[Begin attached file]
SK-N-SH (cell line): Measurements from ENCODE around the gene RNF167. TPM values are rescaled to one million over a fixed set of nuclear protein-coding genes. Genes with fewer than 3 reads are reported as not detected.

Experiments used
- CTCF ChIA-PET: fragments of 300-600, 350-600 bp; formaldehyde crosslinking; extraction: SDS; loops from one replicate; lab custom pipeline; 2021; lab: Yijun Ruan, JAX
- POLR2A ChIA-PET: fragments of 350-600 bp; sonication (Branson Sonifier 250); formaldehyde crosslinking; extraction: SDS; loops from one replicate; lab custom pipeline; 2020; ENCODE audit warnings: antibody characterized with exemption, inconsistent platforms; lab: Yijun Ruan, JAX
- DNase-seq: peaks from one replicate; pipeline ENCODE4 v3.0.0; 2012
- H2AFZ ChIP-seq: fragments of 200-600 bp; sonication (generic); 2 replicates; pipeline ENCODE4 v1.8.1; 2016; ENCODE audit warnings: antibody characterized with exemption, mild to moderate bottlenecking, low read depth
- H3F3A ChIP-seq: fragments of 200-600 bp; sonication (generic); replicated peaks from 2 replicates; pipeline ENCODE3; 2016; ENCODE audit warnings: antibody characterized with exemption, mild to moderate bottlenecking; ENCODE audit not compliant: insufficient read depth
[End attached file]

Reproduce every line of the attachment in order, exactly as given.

SK-N-SH (cell line): Measurements from ENCODE around the gene RNF167. TPM values are rescaled to one million over a fixed set of nuclear protein-coding genes. Genes with fewer than 3 reads are reported as not detected.

Experiments used
- CTCF ChIA-PET: fragments of 300-600, 350-600 bp; formaldehyde crosslinking; extraction: SDS; loops from one replicate; lab custom pipeline; 2021; lab: Yijun Ruan, JAX
- POLR2A ChIA-PET: fragments of 350-600 bp; sonication (Branson Sonifier 250); formaldehyde crosslinking; extraction: SDS; loops from one replicate; lab custom pipeline; 2020; ENCODE audit warnings: antibody characterized with exemption, inconsistent platforms; lab: Yijun Ruan, JAX
- DNase-seq: peaks from one replicate; pipeline ENCODE4 v3.0.0; 2012
- H2AFZ ChIP-seq: fragments of 200-600 bp; sonication (generic); 2 replicates; pipeline ENCODE4 v1.8.1; 2016; ENCODE audit warnings: antibody characterized with exemption, mild to moderate bottlenecking, low read depth
- H3F3A ChIP-seq: fragments of 200-600 bp; sonication (generic); replicated peaks from 2 replicates; pipeline ENCODE3; 2016; ENCODE audit warnings: antibody characterized with exemption, mild to moderate bottlenecking; ENCODE audit not compliant: insufficient read depth